Let’s Discuss CPV openly – Child-on-Parent Violence

Update: Al Coates has made a short part of his lecture available on his Podcast service. You can listen to it if you click HERE.

Yesterday 2 amazing things happened. One was that I was able to carve out some time for myself and I could actually travel to a different city for a conference – well, at least part of it I could listen to. The other, even more amazing thing was that a Social Worker was openly discussing CPV in front of a 200 strong crowd filled with current and future Social Workers, foster carers, university staff and adopters!

It was organised by CEL&T – Children experiencing loss and trauma. I knew one of the speakers will be Al Coates (The man behind the widely popular blog Misadventures of an Adoptive Dad tweeting under @NadjaSmit) so I was really praying the children will not kick off too badly in the morning and I can actually make it. Sadly I missed the morning sessions, but I could listen to his speech at least. Oh man…

Child on Parent Violence Conference Presentation CELT CPV Feelingmumyet

Child on Parent Violence Conference Presentation

Deafening silence from Social Workers – until now

I was genuinely surprised that a Social Worker was actually standing in a lecture hall openly discussing this secret topic! As with many things in life you don’t care much about it until you are personally get involved. But once it happens to you or somebody you care about you soon realise you have no other option but to become a somewhat expert on the subject and use your personal experiences to educate others. Al’s presentation resonated well with many of us in the audience and reinforced our personal experiences. When our 5y old boy moved in with us he was on full on attack mode pretty much constantly. When we desperately called our SW she just gave the useless  usual answers ‘you are not allowed to hold him down‘, ‘just make sure you are safe’, ‘walk away’ but also ‘don’t leave him alone‘ …etc. With other words, the professional Social Worker was clueless as to what to say so she chose the easy and frankly the worst way: ignorance!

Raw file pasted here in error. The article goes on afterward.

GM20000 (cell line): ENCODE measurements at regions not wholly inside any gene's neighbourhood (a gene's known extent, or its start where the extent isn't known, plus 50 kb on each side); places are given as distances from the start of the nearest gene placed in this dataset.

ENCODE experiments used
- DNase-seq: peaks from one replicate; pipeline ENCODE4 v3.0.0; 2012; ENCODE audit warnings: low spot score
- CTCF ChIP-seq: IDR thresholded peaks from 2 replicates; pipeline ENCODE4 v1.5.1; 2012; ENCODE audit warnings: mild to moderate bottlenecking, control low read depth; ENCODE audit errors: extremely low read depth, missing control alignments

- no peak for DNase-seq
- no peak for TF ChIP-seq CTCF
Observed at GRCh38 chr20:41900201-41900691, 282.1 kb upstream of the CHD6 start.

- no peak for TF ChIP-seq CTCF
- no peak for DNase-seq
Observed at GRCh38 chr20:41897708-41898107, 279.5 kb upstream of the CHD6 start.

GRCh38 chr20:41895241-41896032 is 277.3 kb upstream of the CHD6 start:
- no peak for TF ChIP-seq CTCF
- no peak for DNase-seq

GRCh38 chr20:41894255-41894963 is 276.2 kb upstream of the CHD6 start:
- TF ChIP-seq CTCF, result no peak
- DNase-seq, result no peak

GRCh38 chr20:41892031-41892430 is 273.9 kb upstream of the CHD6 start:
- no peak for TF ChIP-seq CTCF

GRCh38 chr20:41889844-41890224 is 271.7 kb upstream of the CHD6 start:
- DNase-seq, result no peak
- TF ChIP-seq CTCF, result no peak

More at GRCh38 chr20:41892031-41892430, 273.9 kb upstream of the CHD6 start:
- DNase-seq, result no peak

When I showed some of the wounds on my body and mentioned ‘CPV is our biggest concern‘ she didn’t even pretend to know what I was talking about and asked me to explain CPV. If she was surprised to hear my black marks were caused by a sweet little tiny boy, she didn’t show! And that’s one of the biggest find of the survey Al conducted last year! I also filled it out with apparently many hundreds of other people.

Violent under 6 year old children are a reality

According to the survey a lot more violence is committed by small children than adolescents and it is poisoning families and contributes to placement and adoption breakdowns on a daily basis! When asked ‘who experienced CPV’ about half the hands went up. When asked ‘who had it from an under 6 year old child’ many hands stayed up! On one hand it is absolutely disheartening. On the other hand it is encouraging to know we are not alone! I think I wasn’t the only one who looked around the lecture hall with a sigh of relief and feeling ‘if I speak up now, people will believe me, people will not label me a bad parent who can’t control her own child and most people will understand our desperation for things to change!’ I assume most of us felt the same way!

Fellowshipping with people who understand

Al’s presentation included several personal experiences and as you look around the hall you can see people nodding. Some people were taking notes (I assume the SW students) and there was a general consensus that we understand where it comes from, we do NOT blame the children, but ‘a chair thrown at you is a chair thrown at you regardless of if it was a 30 year old or a 6 year old doing it‘.